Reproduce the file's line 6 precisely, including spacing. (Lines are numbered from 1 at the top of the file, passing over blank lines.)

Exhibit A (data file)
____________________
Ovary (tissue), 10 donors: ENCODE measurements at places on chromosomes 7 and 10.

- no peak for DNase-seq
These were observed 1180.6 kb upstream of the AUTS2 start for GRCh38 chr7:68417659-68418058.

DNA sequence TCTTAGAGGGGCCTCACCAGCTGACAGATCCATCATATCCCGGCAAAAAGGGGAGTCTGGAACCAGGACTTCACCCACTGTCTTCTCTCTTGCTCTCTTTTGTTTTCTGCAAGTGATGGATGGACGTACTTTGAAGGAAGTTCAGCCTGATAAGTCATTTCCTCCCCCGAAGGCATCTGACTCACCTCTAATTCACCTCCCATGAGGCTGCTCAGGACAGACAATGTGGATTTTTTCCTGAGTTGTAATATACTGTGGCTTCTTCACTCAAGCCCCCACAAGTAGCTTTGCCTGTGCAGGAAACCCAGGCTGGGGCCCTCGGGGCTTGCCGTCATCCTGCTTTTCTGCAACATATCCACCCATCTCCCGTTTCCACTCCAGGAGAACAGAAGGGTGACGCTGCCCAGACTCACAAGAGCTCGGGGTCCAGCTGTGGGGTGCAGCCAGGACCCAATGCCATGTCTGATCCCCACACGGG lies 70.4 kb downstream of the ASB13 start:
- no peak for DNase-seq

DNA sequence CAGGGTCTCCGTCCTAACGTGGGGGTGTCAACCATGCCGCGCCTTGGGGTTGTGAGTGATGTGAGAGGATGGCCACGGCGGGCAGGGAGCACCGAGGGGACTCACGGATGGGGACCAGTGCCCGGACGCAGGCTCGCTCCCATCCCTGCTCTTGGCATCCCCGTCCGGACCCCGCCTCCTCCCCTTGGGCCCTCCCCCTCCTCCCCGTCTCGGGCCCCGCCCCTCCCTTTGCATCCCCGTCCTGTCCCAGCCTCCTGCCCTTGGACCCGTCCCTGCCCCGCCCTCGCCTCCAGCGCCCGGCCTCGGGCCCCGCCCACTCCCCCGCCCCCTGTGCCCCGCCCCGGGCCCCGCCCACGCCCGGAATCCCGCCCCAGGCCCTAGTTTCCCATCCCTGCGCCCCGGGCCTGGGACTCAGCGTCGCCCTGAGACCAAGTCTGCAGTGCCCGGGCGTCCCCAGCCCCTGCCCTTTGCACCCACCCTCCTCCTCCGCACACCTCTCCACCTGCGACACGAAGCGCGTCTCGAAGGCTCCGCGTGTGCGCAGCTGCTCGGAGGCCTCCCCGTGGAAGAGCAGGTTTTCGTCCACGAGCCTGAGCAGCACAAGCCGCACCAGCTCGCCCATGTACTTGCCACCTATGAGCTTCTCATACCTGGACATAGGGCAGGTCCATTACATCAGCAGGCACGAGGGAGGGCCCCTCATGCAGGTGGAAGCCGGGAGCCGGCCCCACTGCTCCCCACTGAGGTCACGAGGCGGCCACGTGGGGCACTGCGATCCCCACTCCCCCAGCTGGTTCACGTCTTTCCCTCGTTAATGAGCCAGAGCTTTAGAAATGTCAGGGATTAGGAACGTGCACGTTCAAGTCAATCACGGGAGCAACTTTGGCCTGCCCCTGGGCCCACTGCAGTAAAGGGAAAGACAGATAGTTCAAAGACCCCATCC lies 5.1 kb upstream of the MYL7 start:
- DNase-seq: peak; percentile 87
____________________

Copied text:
DNA sequence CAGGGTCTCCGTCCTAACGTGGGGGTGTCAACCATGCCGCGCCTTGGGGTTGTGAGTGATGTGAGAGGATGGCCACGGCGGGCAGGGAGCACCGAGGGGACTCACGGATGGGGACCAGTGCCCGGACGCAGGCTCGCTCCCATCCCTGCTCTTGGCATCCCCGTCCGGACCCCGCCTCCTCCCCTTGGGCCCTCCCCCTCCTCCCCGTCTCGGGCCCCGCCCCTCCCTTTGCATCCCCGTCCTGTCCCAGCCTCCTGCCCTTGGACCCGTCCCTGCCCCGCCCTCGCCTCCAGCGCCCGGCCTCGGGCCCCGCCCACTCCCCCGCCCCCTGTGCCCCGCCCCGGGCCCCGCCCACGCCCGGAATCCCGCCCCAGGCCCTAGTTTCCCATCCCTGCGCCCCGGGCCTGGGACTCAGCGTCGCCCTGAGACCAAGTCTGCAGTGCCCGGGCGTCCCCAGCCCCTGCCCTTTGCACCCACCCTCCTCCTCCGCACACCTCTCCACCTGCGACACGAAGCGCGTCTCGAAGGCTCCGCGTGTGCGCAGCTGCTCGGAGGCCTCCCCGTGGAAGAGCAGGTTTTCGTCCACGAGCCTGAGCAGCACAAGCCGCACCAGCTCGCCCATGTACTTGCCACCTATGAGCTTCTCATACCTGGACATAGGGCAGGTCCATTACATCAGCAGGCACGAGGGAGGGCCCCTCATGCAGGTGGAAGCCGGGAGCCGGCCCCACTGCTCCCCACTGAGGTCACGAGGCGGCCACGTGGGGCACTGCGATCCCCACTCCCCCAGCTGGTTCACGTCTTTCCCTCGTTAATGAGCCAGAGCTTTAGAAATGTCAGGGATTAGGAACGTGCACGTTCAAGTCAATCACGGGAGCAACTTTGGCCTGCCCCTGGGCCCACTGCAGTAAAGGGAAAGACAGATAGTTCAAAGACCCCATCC lies 5.1 kb upstream of the MYL7 start: